The new year is bringing new credit card rules, and when the Credit Card Act of 2009 goes into effect next month, it will place greater limitations on card issuers.
Among the limitations: banks won't be allowed to raise interest rates on balances that aren't 60 days late, and they'll be required to provide more disclosure to their customers.
While consumers may cheer, they should be aware that credit card companies have been preparing for the changes, and have implemented new policies and fees to recoup the potential losses of revenue.
Some banks and credit card issuers have even begun to charge fees for what used to be free services, and a survey by the nonprofit Pew Charitable Trusts found that interest rates have risen by about 23 percent since June 2009.
• While the new rules mean some credit card fees are going away, there will be new fees. Hobson said there will be more annual fees for credit cards. While annual fees used to be associated mostly with cards that had rewards programs, banks will start charging fees for non-reward cards, even if consumers don't carry a balance on them, Hobson said.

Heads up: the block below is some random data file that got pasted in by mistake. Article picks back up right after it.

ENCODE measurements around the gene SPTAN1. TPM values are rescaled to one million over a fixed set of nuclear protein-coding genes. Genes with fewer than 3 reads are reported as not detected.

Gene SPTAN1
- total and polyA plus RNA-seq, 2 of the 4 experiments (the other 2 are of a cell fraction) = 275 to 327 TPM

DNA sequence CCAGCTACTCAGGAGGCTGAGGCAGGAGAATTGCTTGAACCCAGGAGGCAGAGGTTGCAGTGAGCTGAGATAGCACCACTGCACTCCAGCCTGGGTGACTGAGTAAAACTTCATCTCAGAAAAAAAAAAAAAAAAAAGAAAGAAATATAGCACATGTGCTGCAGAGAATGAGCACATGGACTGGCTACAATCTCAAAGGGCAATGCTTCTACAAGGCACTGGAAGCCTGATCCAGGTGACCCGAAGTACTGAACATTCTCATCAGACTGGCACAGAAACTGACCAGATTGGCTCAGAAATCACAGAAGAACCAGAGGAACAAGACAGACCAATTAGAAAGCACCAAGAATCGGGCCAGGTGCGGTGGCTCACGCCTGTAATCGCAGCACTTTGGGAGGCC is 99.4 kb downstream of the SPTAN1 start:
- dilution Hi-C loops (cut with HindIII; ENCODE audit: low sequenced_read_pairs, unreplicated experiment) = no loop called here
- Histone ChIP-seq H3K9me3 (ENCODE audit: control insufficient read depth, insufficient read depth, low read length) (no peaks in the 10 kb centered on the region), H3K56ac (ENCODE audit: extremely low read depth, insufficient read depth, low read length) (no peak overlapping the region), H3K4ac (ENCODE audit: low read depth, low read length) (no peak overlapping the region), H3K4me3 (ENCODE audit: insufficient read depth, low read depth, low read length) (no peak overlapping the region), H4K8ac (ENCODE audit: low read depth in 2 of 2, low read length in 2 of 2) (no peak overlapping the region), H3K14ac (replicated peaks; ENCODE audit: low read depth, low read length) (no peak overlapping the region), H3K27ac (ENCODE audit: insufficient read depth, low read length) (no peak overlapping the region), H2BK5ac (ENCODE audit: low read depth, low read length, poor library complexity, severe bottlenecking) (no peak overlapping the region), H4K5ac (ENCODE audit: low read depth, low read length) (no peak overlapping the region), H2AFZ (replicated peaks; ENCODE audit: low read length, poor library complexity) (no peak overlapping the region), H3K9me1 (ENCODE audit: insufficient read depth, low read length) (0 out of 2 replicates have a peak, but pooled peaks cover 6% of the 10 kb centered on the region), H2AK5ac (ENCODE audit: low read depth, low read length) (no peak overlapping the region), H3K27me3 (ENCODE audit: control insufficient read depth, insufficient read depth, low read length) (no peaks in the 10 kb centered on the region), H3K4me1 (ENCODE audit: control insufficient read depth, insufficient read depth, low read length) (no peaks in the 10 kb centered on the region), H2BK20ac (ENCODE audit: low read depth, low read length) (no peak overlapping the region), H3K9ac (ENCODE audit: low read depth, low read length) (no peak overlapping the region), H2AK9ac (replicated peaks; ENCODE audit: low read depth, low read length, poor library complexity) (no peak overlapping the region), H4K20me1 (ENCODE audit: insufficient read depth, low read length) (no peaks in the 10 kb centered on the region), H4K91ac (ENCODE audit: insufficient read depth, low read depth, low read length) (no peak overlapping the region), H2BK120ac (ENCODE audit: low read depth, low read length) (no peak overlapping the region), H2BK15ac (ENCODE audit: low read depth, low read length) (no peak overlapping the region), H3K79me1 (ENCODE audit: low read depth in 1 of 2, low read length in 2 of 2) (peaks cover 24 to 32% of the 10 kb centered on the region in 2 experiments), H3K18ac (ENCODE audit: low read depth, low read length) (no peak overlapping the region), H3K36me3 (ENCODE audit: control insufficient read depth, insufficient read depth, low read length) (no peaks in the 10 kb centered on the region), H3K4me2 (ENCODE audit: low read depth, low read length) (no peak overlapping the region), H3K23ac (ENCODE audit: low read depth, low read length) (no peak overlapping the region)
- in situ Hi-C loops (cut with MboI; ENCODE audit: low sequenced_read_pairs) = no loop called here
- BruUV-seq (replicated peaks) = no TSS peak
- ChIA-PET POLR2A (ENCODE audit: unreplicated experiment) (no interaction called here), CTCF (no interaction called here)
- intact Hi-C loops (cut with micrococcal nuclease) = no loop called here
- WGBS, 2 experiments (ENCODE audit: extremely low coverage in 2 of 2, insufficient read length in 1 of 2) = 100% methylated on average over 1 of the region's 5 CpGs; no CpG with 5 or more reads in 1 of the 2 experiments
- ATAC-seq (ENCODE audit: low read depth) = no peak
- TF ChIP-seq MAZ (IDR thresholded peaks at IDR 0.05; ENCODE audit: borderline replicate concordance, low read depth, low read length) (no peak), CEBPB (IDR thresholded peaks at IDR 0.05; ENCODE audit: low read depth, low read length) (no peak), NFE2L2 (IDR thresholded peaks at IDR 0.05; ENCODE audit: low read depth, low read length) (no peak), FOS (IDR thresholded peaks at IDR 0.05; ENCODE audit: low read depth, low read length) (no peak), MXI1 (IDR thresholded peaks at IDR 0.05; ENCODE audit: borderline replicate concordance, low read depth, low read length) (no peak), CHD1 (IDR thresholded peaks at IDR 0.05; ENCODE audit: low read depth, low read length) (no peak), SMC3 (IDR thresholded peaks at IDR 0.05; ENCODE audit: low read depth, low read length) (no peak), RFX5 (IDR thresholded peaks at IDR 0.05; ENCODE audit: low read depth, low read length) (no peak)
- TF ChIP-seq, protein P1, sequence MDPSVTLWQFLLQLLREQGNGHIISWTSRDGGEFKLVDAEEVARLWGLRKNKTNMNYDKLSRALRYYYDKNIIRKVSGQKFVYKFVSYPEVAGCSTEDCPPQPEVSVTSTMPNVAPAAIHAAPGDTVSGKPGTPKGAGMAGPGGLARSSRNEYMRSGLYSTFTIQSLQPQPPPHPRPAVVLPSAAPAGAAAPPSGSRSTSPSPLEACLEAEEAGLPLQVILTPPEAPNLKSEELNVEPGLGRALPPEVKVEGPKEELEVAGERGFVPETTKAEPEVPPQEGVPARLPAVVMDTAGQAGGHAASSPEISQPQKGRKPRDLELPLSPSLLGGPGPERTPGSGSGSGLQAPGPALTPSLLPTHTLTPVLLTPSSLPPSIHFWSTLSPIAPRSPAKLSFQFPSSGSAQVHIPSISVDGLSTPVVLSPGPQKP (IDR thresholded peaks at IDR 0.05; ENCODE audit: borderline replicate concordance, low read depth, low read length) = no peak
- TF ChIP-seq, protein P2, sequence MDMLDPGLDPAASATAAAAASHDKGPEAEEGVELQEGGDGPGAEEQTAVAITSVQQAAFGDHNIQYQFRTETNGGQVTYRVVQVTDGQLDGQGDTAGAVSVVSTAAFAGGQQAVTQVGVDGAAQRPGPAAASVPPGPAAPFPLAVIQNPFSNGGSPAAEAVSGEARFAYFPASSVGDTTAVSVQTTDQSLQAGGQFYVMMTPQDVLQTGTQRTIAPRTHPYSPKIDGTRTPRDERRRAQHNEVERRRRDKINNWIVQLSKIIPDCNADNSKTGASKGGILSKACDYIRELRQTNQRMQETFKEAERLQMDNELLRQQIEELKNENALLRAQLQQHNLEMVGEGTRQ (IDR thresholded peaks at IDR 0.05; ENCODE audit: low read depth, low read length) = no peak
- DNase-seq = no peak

For example, in February, Bank of America will begin to charge some customers annual fees ranging from $29 to $99, and Citibank will start charging some customers an annual fee of $30 to $90 if those cardholders don't spend at least $2,400 in year, she added.
• Credit card companies are taking steps in response to the new restrictions on how they can impose late fees.
Under the new law, if you're fewer than 60 days late paying a credit card bill, the bank won't be able to charge you a higher interest rate. Instead, banks can withhold your reward points or miles and charge you a big fee to reinstate them.
For example, American Express a co-branded card with Hilton Hotels. If you have a late payment, you will not earn the points for that month unless you pay a $29 reinstatement fee.
• Expect to see fewer free checking accounts. Since many banks issue credit cards, they are looking to increase the revenue they will soon lose in credit card fees and they're seeking to do it through curtailing free checking accounts, Hobson said. An estimated 75 percent of consumers have free checking accounts, but that may soon end.
Banks may also start charging for a paper statement instead of an electronic one. The company that issues credit cards for popular stores such as Victoria's Secret instituted a $1 fee for a printed statement, Hobson said.
Banks are also expected to raise fees on safe deposit boxes and fees to stop payment on checks.
• If you don't want to pay the companies' new fees, what should you do? If you decide you want to change banks or credit cards, Hobson urged that you do your homework. One of the best Web sites to comparison shop bank accounts and credit card rates is bankrate.com.
The Web site ranks the best cards for everything from lowest interest rate to getting cash back and rewards programs.